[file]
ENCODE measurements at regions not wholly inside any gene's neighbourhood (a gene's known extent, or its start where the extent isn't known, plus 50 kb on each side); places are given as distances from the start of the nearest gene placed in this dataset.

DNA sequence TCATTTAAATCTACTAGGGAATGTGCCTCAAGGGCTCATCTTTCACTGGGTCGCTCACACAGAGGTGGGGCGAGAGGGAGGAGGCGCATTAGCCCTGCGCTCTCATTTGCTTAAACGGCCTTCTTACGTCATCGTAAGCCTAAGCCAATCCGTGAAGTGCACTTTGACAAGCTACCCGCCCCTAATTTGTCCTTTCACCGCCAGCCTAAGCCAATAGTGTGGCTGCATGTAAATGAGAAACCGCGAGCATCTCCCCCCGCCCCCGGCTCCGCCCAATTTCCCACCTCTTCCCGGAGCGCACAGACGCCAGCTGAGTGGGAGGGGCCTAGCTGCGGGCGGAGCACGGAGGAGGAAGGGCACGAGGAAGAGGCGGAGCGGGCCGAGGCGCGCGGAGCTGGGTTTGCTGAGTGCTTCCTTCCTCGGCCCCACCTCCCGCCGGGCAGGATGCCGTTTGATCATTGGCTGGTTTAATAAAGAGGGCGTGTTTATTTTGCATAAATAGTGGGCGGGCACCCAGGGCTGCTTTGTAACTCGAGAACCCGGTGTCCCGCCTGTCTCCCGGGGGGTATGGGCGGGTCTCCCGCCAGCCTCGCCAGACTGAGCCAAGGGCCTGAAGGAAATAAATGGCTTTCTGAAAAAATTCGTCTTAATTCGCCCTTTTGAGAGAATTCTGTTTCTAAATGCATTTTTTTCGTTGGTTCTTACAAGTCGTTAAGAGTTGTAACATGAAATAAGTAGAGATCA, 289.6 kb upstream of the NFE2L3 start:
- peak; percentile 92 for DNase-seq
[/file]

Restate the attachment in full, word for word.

ENCODE measurements at regions not wholly inside any gene's neighbourhood (a gene's known extent, or its start where the extent isn't known, plus 50 kb on each side); places are given as distances from the start of the nearest gene placed in this dataset.

DNA sequence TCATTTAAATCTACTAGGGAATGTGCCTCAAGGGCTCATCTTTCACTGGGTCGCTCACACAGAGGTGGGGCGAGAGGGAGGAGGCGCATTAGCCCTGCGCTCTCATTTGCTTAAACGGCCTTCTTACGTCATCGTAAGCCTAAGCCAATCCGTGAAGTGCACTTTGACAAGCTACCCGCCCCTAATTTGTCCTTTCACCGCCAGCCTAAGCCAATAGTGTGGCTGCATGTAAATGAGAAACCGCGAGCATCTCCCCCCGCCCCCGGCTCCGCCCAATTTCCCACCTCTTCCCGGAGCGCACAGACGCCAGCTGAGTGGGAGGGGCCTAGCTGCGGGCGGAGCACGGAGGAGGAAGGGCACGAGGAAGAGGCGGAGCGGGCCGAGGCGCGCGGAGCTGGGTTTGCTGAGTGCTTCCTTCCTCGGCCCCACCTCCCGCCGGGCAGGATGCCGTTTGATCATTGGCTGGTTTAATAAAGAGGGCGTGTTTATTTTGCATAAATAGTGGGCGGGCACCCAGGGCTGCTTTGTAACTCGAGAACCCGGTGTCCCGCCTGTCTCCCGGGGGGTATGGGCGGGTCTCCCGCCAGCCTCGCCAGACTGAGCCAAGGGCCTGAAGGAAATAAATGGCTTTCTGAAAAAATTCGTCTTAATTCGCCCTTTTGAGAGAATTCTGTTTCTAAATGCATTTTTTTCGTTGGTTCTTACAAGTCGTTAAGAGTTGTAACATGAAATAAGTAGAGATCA, 289.6 kb upstream of the NFE2L3 start:
- peak; percentile 92 for DNase-seq